Gigabyte GTX 1080 Ti Xtreme Review vs. Gaming X (& Backplate Tests)

By Published April 17, 2017 at 4:23 pm

Additional Info

Our Gigabyte GTX 1080 Ti Aorus Xtreme ($750) review brings us to look at one of the largest video cards in the 1080 Ti family, matching it well versus the MSI 1080 Ti Gaming X. Our tests today will look at the Aorus Xtreme GPU in thermals (most heavily), noise levels, gaming performance, and overclocking, with particular interest in the efficacy of Gigabyte’s copper insert in the backplate. The Gigabyte Aorus Xtreme is a heavyweight in all departments – size being one of them – and is priced at $750, matching the MSI Gaming X directly. A major point of differentiation is the bigger focus on RGB LEDs with Gigabyte’s model, though the three-fan design is also interesting from a thermal and noise perspective. We’ll look at that more on page 3.

We’ve already posted a tear-down of this card (and friend of the site ‘Buildzoid’ has posted his PCB analysis), but we’ll recap some of the PCB and cooler basics on this first page. The card uses a 3-fan cooler (with smaller fans than the Gaming X-type cards, but more of them) and large aluminum heatsink, ultimately taking up nearly 3 PCI-e slots. It’s the same GPU and memory underneath as all other GTX 1080 Ti cards, with differences primarily in the cooling and power management departments. Clock, of course, does have some pre-OC applied to help boost over the reference model. Gigabyte is shipping the Xtreme variant of the 1080 Ti at 1632/1746MHz (OC mode) or 1607/1721 (gaming mode), toggleable through software if not manually overclocking.

Gigabyte GTX 1080 Ti Aorus Xtreme PCB, VRM, & Tear-Down



Our tear-down of this card already kicked-off cooler and PCB/VRM discussion, but we can recap a few important pieces here.

Gigabyte’s backplate on the Aorus Xtreme 1080 Ti primarily offers structural support for the card, though would lead you to believe there is also a cooling benefit with the copper insert in the backplate. We’ll test the card in A/B fashion (page 3) to determine if this copper insert actually helps in a meaningful way.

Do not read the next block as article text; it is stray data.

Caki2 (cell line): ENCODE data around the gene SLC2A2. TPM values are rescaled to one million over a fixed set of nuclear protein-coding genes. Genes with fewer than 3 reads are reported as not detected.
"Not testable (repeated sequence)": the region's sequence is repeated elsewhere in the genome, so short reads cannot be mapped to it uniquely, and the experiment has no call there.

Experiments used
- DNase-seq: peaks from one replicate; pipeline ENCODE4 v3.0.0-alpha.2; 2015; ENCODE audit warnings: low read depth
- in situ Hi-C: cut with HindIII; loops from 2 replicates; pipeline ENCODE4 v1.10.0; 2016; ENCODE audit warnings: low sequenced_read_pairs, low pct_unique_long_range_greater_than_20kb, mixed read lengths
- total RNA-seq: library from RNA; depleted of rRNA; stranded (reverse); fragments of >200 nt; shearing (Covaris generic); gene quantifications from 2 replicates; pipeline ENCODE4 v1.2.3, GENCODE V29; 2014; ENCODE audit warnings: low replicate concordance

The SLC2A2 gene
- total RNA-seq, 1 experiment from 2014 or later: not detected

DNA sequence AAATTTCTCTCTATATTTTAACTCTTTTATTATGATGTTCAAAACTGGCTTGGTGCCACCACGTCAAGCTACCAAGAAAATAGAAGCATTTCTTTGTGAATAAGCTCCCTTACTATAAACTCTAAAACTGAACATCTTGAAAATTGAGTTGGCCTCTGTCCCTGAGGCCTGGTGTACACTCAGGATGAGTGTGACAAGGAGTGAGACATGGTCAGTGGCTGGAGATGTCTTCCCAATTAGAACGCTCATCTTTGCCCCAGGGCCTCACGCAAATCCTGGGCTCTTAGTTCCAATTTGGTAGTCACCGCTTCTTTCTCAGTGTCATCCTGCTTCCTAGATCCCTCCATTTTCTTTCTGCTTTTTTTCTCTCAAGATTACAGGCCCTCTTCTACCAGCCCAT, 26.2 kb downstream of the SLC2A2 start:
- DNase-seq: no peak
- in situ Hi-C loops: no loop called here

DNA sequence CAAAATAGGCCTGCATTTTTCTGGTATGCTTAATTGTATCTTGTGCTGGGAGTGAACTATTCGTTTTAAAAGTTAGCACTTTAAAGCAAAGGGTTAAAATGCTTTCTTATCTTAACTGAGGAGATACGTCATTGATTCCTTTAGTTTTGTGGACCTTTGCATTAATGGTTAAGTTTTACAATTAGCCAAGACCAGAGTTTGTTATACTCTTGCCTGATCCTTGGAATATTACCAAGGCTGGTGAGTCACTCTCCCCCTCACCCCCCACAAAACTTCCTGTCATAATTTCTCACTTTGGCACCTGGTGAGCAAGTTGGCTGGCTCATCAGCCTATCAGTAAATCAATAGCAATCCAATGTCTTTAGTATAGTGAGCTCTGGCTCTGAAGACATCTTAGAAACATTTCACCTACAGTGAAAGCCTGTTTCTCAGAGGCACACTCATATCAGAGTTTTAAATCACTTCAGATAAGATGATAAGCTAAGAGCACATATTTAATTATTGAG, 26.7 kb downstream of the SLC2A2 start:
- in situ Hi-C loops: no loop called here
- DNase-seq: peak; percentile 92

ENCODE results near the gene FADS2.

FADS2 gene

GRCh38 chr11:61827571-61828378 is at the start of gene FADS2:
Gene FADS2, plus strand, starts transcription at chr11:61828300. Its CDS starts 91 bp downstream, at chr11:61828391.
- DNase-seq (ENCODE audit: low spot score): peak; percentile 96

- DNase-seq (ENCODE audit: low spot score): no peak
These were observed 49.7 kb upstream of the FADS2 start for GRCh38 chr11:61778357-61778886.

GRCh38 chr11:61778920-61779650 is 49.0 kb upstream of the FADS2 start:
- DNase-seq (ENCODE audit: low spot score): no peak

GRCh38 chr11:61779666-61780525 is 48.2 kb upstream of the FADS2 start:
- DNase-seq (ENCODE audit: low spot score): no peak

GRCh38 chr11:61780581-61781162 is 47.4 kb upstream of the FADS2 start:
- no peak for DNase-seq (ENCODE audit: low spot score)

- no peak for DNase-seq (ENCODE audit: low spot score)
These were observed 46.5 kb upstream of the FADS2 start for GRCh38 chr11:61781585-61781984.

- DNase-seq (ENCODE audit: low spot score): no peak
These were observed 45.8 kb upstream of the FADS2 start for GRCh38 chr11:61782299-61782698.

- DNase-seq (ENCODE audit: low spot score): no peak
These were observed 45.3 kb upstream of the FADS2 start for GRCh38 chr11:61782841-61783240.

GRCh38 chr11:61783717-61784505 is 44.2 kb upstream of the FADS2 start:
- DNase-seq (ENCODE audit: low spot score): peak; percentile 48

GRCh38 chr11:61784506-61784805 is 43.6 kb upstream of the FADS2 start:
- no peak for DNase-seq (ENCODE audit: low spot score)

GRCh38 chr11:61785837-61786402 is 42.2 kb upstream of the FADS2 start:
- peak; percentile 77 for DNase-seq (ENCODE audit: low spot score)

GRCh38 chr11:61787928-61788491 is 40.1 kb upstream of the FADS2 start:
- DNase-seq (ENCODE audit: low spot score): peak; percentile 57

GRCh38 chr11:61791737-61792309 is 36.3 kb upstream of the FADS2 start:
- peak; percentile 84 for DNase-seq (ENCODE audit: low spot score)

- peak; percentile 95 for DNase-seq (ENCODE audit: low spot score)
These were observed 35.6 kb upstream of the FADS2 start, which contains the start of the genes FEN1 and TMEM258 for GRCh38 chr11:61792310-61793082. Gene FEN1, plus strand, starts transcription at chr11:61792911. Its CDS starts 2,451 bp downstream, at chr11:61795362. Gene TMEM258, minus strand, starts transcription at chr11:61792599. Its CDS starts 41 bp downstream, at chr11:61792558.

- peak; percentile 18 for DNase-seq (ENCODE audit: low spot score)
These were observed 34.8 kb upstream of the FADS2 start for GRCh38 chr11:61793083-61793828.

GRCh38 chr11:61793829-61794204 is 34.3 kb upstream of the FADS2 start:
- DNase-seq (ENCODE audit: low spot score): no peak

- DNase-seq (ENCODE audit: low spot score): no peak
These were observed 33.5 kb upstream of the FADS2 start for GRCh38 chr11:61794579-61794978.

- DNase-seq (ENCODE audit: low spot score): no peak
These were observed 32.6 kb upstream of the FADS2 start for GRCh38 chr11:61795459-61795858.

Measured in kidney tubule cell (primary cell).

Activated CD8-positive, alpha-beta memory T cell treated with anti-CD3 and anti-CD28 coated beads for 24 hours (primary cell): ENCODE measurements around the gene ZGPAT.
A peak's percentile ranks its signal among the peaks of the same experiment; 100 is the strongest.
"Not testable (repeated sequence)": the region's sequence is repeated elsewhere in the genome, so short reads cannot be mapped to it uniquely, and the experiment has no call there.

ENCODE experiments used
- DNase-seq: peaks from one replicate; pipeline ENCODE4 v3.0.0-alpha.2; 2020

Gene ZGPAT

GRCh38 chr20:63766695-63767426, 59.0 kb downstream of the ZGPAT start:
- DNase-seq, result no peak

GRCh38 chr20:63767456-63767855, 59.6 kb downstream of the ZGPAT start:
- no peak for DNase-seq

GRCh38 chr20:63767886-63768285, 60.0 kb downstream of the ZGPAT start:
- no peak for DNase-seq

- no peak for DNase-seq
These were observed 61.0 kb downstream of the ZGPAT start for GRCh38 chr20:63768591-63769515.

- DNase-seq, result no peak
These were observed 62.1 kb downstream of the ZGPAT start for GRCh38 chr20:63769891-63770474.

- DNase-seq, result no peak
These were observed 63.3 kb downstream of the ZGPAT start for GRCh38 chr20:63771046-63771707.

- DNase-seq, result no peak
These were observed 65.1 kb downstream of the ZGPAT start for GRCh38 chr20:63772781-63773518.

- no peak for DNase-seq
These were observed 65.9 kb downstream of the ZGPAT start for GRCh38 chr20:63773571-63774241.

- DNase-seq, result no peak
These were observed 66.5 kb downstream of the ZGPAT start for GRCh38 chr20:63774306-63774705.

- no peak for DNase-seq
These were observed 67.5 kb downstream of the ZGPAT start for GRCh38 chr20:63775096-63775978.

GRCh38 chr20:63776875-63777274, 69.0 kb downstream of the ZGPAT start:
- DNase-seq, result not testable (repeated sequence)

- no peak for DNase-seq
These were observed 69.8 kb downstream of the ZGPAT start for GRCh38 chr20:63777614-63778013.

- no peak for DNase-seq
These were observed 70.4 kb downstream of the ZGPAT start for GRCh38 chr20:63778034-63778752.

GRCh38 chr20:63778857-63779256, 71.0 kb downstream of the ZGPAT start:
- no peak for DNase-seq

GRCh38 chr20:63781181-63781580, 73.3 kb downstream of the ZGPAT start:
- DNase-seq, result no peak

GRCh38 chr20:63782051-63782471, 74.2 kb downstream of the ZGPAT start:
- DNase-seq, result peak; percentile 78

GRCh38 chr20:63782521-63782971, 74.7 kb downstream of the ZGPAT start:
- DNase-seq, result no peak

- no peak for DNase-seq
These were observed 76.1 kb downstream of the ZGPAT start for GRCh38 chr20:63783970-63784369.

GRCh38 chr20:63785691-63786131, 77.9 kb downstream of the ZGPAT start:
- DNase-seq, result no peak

Removing the backplate reveals that the rear-side RGB LED pad is taped in place, with some of the corners overlapping the center of the mounting for front-side FETs and inductors (not covering anything important, just preventing thermal pad contact to the backplate). Regardless, unlike some backplates, this one actually does have thermal pad coverage and contact to the PCB. We recently tested MSI’s cards for this, and will link that coverage where relevant once on page 3.


Internally, Gigabyte is following the new trend of using a copper coldplate that provides coverage to both VRAM and the GPU. The copper plate coverage means that VRAM is getting directly cooled by the same finstack as the GPU, with the heat sinked into the same coldplate as the silicon (though with thermal pads between the VRAM and the plate, not thermalpaste). The VRAM will run cooler as a result, but it also means that the GPU diode temperature will appear to be warmer as a result of sharing its cooling solution with other warm components.

Considering that the new video cards run reasonably cool to begin with, there’s really not much need to fret over a few *C increase on the GPU diode – the tradeoff is worth it.

With regard to power design, the Gigabyte Xtreme 1080 Ti is using Fairchild 6823C 50A power stages for a total possible throughput of 600A on the GPU core. It’s a 12-phase VRM that takes up much of the board, and should help in spreading thermal load across a wider surface area. We’ll talk about this more on the thermal testing page.

Continue to Page 2 for the GPU Test Methodology.

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Last modified on April 17, 2017 at 4:23 pm
Steve Burke

Steve started GamersNexus back when it was just a cool name, and now it's grown into an expansive website with an overwhelming amount of features. He recalls his first difficult decision with GN's direction: "I didn't know whether or not I wanted 'Gamers' to have a possessive apostrophe -- I mean, grammatically it should, but I didn't like it in the name. It was ugly. I also had people who were typing apostrophes into the address bar - sigh. It made sense to just leave it as 'Gamers.'"

First world problems, Steve. First world problems.

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